Anyone familiar with the Christian a cappella group Glad knows exactly what to expect with their new Christmas album Voices of Christmas … and that's a good thing. This is a beautiful collection of classic Christmas carols delivered with the same warm vocal sound that Glad has made famous over the years. Of course, if you're not into a cappella music you'll obviously not care for it, and unfortunately, like most a cappella projects, the album is very homogenous and begins to wear out its welcome by the end. But I do appreciate Glad's desire to focus on Christmas hymns. It's not often you hear "Angels From the Realms of Glory" or Martin Luther's "All Praise To You" in contemporary circles. An album highlight is the group's dramatic and powerful version of "The First Noel," featuring all six verses. Voices of Christmas will be a welcome addition to the collections of a cappella enthusiasts and those looking for a very inspirational and traditional sounding Christmas album.
Lonestar is another mainstream act (which happens to be Christian) that has met with incredible success in the past two years. Their recent album, Lonely Grill, went double platinum, and now they're releasing their first Christmas album — This Christmas Time. This country rock foursome from Texas will appeal to fans of "pop country" like Alan Jackson, Brooks & Dunn, and Garth Brooks. I can't say I found This Christmas Time to be an exceptional album. It's a collection of classic Christmas songs with a few originals thrown in, all performed in pop country style. But by the same token, I can't criticize it much because Lonestar performs it well — they have excellent vocals and harmonies. Besides, Christmas albums are rarely innovative and original. Looking for some good Christmas country? Look no further than Lonestar's Christmas offering.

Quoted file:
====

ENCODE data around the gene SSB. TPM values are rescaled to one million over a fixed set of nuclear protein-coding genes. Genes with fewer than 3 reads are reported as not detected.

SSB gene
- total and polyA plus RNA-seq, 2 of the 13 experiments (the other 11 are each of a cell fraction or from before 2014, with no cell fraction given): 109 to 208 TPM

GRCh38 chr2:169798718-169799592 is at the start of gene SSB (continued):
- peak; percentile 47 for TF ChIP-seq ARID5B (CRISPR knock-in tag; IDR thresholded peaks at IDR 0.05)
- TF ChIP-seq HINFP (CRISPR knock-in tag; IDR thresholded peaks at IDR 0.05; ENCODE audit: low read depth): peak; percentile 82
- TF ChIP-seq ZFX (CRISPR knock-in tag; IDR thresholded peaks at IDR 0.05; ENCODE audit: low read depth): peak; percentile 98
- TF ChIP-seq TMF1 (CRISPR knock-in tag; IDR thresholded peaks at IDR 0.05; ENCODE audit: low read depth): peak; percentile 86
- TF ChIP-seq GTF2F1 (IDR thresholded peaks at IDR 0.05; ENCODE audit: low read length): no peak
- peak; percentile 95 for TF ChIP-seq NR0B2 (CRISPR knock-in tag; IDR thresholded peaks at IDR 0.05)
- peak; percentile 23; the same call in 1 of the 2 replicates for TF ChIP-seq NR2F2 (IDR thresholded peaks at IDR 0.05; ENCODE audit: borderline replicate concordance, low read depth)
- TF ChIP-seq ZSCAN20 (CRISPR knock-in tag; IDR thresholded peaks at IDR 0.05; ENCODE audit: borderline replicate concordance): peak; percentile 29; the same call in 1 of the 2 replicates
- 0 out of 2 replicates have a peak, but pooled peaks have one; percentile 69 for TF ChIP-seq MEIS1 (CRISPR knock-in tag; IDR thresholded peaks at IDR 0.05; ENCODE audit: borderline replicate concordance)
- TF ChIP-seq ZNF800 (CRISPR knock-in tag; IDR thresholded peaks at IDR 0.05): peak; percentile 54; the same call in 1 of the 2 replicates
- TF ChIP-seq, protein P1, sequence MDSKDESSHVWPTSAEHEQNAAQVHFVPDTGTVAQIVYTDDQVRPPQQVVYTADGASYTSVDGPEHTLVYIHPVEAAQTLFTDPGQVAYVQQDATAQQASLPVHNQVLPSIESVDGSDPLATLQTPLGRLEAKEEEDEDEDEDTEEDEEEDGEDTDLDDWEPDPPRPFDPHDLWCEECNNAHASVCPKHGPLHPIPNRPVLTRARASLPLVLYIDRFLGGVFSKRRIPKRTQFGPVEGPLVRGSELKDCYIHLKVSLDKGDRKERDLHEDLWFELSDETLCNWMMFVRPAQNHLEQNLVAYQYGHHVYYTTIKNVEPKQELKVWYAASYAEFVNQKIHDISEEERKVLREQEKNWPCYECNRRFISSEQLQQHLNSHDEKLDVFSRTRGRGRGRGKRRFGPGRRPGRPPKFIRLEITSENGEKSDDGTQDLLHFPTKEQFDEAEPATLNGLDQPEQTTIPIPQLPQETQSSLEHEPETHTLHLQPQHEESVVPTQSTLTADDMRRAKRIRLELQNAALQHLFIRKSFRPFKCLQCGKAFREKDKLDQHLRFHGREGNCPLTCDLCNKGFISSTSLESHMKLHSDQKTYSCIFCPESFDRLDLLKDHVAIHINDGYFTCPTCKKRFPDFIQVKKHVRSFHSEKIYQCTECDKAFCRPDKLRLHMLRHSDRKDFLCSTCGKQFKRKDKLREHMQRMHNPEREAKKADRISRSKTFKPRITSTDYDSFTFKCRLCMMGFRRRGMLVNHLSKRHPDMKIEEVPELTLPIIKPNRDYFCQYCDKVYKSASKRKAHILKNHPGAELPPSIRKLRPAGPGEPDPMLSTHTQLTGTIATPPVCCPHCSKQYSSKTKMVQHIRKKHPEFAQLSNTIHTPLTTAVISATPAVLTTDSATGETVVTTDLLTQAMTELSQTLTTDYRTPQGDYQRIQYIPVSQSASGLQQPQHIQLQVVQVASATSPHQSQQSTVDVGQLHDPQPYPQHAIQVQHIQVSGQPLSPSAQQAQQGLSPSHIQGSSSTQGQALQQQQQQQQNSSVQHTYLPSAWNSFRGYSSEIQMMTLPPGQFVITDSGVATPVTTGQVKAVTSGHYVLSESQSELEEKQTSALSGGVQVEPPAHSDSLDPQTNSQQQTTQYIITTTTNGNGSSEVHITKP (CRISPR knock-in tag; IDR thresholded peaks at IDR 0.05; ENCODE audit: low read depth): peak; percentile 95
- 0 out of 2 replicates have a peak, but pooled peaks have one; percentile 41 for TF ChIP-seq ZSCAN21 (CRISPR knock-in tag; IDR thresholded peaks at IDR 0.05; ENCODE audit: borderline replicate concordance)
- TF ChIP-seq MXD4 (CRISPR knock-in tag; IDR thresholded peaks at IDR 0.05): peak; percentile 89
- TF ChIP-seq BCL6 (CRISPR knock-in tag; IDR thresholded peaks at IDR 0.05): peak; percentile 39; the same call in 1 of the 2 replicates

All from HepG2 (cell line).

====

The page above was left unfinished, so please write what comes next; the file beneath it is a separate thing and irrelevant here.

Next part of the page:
This is certainly the most ambitious of this year's Christmas albums. The music from Child of a Promise is also being made into a conceptual musical, touring the country this Christmas season. The cd features a most intriguing roster of artists, from Christian music's finest — Steven Curtis Chapman, Crystal Lewis, Russ Taff — to some of mainstream's greatest — Michael Crawford, Donna Summer, Richard Marx. As a fan of great modern musicals such as Phantom of the Opera and Les Misérables, I approached Child of the Promise with much skepticism, but found that it's pretty good. It tells the Christmas story by focusing on God's faithfulness in fulfilling his promises. It begins with the prophecies of Isaiah, Micah, and Jeremiah, and concludes with the Wise Men. For the most part, the music is well-written. Like most modern Broadway, it can be rather cheesy at times (especially the spoken dialogue by the townspeople), and the music isn't consistently interesting. It would've helped if composers Michael and Stormie Omartian were a little more inventive in telling the story through the music. Instead, they fall prey to a common misconception that all you need to do to make a good musical is string a bunch of pretty-sounding pop songs together. But compared to other attempts at Christian musicals (not to mention the second-rate musicals being produced for Broadway today), Child of the Promise is a bold step forward. It may not be a great Broadway musical, but it would make an incredible church Christmas pageant.
The highpoint of A Christmas Reunion is "2000 Decembers Ago," a strong song that puts Christmas in proper focus, featuring new Reunion artist Joy Williams. The rest of the album consists of previously released material: Chris Rice's gentle "Welcome to Our World," performed by Michael W. Smith from his Christmastime album; Rich Mullins' cute "You Gotta Get Up" from his 1993 Liturgy, Legacy & a Ragamuffin Band album; and from Kathy Troccoli's recent Christmas album there's "The Most Wonderful Time of the Year", a jazzy duet featuring her and Andy Williams. Other artists include NewSong, Clay Crosse with Dino, Gary Chapman, Bryan Duncan, 4Him, and Fred Hammond. There's also a bonus instrumental section of a few classic Christmas carols. This is clearly a hodgepodge of several fine Christmas songs from even better Christmas albums that are mostly still available. Still, if you don't already have most of these songs, A Christmas Reunion may be a nice addition to your collection.